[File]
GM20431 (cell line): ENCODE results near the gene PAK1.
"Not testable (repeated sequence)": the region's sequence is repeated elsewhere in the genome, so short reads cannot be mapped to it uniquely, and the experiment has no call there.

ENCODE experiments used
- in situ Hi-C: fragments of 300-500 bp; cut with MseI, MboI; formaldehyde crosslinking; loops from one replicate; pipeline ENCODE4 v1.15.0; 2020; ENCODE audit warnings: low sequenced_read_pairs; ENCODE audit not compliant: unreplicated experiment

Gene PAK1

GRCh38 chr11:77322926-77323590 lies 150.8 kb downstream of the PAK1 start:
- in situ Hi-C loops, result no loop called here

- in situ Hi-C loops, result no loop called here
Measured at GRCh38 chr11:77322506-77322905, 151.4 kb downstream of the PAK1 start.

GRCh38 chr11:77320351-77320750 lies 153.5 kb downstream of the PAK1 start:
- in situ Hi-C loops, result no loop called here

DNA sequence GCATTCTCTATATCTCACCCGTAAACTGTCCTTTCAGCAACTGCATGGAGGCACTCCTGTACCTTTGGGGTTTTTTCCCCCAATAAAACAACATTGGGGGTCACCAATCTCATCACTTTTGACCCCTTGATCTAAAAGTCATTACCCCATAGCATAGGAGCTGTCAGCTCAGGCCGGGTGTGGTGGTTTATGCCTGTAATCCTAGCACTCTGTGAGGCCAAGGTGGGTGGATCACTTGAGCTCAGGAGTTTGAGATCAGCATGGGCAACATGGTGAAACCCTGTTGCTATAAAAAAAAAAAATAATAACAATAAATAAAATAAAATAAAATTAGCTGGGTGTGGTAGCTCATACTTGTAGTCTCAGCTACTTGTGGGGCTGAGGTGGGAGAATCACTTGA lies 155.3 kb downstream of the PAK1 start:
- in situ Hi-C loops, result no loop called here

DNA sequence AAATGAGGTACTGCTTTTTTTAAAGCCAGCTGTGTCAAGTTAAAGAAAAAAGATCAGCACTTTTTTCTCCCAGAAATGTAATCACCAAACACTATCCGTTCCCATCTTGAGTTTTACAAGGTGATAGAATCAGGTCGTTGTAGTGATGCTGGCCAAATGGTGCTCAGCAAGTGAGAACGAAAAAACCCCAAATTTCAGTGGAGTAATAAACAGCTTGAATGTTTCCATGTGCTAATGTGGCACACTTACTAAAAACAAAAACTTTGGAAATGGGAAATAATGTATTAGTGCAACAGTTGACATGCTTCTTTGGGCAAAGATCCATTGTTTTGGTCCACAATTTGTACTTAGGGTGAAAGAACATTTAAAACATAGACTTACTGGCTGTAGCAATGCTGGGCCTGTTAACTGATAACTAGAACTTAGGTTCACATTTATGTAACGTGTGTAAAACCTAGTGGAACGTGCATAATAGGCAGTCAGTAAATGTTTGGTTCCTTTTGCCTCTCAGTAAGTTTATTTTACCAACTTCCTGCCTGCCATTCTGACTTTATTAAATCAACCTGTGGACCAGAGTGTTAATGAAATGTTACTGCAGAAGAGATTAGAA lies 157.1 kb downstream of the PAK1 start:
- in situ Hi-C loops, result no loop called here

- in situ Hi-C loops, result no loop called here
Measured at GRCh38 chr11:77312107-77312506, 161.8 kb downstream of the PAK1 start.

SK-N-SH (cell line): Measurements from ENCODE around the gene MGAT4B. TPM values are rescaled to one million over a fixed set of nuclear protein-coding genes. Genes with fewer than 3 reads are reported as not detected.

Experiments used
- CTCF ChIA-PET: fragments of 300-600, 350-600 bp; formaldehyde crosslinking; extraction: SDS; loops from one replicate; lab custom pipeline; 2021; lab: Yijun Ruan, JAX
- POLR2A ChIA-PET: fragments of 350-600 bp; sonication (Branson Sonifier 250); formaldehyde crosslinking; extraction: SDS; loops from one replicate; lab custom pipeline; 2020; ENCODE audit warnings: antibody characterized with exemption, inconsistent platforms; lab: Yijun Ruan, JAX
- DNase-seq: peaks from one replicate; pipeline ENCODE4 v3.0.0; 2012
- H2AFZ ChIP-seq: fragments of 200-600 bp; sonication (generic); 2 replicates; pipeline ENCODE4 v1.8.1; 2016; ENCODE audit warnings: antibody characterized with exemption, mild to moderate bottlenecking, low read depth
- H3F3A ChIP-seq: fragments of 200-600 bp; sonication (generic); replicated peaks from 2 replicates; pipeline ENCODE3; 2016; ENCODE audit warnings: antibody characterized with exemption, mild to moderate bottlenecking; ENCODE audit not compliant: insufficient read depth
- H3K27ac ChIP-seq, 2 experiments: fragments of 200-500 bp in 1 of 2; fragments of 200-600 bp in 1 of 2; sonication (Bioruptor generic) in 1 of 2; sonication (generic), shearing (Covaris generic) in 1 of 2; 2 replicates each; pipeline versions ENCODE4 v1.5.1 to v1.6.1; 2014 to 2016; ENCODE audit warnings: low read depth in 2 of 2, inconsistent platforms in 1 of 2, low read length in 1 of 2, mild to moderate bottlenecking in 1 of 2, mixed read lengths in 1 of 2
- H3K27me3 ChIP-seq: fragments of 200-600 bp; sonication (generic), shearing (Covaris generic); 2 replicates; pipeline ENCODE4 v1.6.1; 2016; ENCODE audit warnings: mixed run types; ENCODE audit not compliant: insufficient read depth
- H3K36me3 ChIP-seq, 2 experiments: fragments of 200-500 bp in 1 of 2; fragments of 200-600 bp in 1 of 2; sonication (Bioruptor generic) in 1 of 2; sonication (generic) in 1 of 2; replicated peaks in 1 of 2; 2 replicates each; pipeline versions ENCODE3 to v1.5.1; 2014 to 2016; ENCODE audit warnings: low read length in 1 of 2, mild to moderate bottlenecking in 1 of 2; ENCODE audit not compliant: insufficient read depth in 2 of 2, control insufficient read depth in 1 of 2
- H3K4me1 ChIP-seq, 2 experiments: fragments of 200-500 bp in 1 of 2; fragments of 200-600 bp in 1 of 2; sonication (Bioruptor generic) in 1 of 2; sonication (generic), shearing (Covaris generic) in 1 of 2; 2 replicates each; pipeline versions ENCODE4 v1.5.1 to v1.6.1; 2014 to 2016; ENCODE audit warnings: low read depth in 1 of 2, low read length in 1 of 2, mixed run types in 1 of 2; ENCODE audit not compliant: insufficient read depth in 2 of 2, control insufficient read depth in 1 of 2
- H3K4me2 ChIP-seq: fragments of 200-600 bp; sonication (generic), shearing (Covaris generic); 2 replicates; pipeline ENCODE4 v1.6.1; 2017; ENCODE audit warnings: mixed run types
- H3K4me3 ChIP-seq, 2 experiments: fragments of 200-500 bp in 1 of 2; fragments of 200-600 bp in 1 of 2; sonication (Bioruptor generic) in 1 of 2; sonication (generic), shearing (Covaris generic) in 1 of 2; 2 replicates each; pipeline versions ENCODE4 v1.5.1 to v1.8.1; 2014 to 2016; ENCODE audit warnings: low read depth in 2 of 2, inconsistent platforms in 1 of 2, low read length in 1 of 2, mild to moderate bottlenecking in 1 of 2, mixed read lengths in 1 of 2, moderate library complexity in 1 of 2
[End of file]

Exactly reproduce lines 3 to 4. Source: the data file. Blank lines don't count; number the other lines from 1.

ENCODE experiments used
- in situ Hi-C: fragments of 300-500 bp; cut with MseI, MboI; formaldehyde crosslinking; loops from one replicate; pipeline ENCODE4 v1.15.0; 2020; ENCODE audit warnings: low sequenced_read_pairs; ENCODE audit not compliant: unreplicated experiment